Michael Bor, Will Boland and Aaron Montgomery, all Harvard Business School graduates, were kicking around an idea for starting a company five years ago.
The concept: a consignment store for used cars.
With $500,000 of seed money from investors, the trio initiated their business plan.
They found the real estate they needed — a former car dealership at 11944 Midlothian Turnpike in Chesterfield County — and opened the first CarLotz store in June 2011.
The company raised an additional $1.5 million in 2012 and added a second Richmond-area store at 8406 W. Broad St. in Henrico County, followed by a store in Chesapeake.
Last month, CarLotz added a showroom for motorcycles at its flagship location on Midlothian Turnpike.
CarLotz sold a few hundred vehicles during the first year, said Bor, the company’s chief executive officer. It expects to sell 2,000 or more this year.
There’s more to come — possibly a lot more. The company completed a $5 million capital raise in August to further fund expansion. About half the new capital came from previous investors.
Before the month is over, the company expects to have a soft opening for a store at 5055 Virginia Beach Blvd. in Virginia Beach.
CarLotz plans to venture out of Virginia with a store in Charlotte, N.C., this summer, and later, stores in Maryland, Georgia and other East Coast states.
The reasons investors are willing to back the company are not complicated, said James E. Ukrop, a partner with venture capital fund New Richmond Ventures LLC and former chairman of the family-owned Ukrop’s grocery chain that was sold and became Martin’s Food Markets.
The business model for CarLotz “sounded like a good concept,” Ukrop said.
And he was impressed with the backgrounds of the three CarLotz founders.
Bor and Boland had both worked for the Richmond-based investment bank Harris Williams & Co. — which, by the way, assisted in the Ukrop’s Super Markets Inc. sale.
Montgomery had worked for the global management consulting firm McKinsey & Co. And, as a bonus (or, perhaps, most important), he is from Detroit, where he worked at a dealership selling cars by the time he was 16.
“They knew what they were doing,” Ukrop said. “They’re all out of Harvard Business School. They all had great careers going. They took a big risk in starting a new company.”
After he made his investment, Ukrop said, “I tried them out. I had a car to sell, and I took it to another place that made an offer. Then I tried CarLotz and got a good bit more for it.”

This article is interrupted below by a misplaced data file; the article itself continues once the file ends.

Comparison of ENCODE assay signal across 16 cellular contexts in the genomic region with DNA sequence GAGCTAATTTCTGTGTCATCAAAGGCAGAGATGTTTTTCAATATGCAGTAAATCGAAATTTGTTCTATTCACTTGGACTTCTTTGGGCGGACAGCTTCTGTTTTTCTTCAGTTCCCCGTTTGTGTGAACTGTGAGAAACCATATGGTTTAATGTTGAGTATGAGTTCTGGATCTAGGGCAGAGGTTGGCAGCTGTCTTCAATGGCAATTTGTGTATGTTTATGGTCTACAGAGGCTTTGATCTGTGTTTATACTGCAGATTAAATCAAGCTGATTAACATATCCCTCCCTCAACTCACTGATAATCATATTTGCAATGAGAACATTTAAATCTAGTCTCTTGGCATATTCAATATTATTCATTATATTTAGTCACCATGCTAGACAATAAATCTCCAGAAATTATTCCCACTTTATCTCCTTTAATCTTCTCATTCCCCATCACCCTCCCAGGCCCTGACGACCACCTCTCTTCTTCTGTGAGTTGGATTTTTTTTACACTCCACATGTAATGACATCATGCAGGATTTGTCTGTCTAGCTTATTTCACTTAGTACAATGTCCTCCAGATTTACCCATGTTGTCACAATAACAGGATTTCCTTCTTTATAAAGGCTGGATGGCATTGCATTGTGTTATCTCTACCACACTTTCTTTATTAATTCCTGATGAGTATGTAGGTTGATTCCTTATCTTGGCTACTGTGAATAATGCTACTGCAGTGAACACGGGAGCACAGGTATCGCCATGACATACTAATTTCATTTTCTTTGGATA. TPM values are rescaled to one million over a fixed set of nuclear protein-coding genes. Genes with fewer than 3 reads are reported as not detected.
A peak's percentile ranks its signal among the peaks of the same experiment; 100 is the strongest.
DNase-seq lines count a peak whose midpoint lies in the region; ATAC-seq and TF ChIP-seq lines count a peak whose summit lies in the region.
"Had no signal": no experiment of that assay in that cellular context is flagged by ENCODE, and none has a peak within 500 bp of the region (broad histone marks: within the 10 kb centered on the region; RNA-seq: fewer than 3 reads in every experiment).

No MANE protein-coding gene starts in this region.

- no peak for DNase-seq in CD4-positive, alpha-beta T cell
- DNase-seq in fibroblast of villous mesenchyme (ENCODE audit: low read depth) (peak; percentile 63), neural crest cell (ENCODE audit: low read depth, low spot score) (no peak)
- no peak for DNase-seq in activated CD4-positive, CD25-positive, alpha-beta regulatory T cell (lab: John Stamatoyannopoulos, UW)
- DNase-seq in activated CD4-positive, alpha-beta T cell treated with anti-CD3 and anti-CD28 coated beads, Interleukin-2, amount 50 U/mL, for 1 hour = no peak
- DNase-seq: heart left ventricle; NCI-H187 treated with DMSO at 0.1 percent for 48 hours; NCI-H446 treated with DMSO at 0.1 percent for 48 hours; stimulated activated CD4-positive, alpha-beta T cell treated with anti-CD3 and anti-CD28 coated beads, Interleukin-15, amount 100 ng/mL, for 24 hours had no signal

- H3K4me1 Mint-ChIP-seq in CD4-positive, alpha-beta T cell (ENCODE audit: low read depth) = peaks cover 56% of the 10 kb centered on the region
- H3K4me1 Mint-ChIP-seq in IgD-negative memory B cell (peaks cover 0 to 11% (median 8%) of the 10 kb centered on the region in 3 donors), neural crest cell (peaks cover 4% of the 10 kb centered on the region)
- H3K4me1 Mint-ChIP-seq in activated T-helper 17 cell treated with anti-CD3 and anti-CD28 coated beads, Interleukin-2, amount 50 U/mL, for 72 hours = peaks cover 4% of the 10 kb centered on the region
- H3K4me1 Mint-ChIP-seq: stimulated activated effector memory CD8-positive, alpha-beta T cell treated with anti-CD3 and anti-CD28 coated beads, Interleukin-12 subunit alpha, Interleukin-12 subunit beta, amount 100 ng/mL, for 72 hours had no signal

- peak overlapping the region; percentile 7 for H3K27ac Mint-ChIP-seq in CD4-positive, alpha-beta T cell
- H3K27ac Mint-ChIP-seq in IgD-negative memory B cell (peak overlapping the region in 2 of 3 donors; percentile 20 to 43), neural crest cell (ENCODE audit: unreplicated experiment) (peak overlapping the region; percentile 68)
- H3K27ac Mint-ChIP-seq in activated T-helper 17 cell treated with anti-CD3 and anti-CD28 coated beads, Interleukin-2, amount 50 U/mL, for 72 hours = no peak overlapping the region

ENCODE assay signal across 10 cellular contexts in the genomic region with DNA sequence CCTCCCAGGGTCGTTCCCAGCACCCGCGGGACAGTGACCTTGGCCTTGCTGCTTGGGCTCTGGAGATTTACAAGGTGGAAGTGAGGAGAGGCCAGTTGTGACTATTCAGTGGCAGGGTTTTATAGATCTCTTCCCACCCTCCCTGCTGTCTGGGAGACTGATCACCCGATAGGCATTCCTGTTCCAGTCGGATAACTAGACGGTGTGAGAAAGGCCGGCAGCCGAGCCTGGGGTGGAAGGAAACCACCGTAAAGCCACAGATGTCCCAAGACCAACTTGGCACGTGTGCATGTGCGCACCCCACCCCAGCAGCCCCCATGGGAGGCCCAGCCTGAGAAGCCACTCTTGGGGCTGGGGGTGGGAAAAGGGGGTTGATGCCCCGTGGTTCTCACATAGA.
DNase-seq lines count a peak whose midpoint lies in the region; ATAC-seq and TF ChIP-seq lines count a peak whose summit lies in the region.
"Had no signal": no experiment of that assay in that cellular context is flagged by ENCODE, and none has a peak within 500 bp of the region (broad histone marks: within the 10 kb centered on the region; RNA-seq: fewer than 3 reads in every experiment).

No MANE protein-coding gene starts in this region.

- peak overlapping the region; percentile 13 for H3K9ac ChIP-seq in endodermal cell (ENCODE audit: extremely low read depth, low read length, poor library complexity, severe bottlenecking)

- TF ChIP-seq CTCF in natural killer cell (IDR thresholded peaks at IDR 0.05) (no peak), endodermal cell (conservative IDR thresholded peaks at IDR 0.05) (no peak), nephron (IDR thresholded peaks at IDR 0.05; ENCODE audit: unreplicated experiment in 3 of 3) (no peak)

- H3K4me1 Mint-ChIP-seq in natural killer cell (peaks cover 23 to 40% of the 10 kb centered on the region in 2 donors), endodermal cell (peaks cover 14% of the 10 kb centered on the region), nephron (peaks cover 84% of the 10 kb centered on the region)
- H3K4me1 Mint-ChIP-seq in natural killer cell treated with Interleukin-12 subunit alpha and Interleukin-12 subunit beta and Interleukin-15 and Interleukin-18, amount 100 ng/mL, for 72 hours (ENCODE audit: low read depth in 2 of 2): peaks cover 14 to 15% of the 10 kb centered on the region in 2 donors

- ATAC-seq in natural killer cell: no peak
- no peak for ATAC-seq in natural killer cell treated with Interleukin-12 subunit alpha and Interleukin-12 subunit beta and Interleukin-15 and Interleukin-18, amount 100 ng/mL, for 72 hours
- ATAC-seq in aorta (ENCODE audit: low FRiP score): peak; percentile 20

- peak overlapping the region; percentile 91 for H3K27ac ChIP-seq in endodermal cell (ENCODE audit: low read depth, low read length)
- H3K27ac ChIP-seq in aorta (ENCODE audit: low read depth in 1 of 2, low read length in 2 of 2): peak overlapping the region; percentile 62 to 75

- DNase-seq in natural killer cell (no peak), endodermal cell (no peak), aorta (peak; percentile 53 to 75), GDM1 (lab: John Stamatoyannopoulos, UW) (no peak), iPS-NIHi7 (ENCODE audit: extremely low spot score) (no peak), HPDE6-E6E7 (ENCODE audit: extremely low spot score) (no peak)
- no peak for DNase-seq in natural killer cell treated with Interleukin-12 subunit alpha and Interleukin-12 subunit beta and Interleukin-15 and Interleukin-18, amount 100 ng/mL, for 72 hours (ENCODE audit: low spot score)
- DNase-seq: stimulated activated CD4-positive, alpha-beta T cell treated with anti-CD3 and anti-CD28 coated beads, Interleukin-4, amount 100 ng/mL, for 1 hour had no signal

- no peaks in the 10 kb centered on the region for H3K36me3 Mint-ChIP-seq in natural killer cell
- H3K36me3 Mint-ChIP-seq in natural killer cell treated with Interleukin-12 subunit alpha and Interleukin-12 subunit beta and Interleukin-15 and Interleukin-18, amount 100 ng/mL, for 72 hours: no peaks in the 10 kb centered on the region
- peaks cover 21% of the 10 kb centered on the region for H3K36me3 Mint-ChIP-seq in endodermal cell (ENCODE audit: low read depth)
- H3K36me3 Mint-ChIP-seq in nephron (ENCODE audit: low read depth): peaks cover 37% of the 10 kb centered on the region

Besides, he said, he wanted to encourage a local enterprise with great potential. “We’ve had some great companies based in Richmond,” he said. “Some are gone, and we want others to replace them.”
The CarLotz business model echoes that of the classic consignment store. The seller brings in the merchandise. The store markets it, sells it and takes a cut.
“We’re not explaining a new invention,” Bor said.
Boland, the company’s chief financial officer and a Douglas S. Freeman High School graduate, chimed in: “The concept is simple. The execution is difficult.”
When you sell your car through CarLotz, the company charges $199 upfront. That gets the car inspected, cleaned and listed for sale.
CarLotz assembles information about the car and shows it at a CarLotz location. When the sale is complete, CarLotz gets an additional $599.
“The fees are the same,” Bor said, “whether it’s a Ferrari or a Ford.”
And, he said, CarLotz doesn’t have limits on the inventory it accepts for sale — no cutoffs of model year, mileage or price.
“The breadth of our inventory is much greater than some traditional dealers,” he said. “The cars we have are the cars our customers bring. You might find a ’66 Mustang, a 2014 SUV or a Lamborghini.”
An online check of inventory listed for the Midlothian Turnpike location last week showed no Lamborghini or Ferrari — but the store did have a 2012 Tesla Model S for $82,000, a 1966 Corvette Stingray convertible for $30,000 and a 2006 Kia Sedona minivan for $2,500.
Haggling over price can be part of the process.
Boland pointed out that the prices are reached after consultation with the sellers about the condition and maintenance of the car.
“If you bring us a car that you’ve taken good care of,” he said, “the price will reflect that. ... And if a buyer questions that price, we’ll explain how we reached it.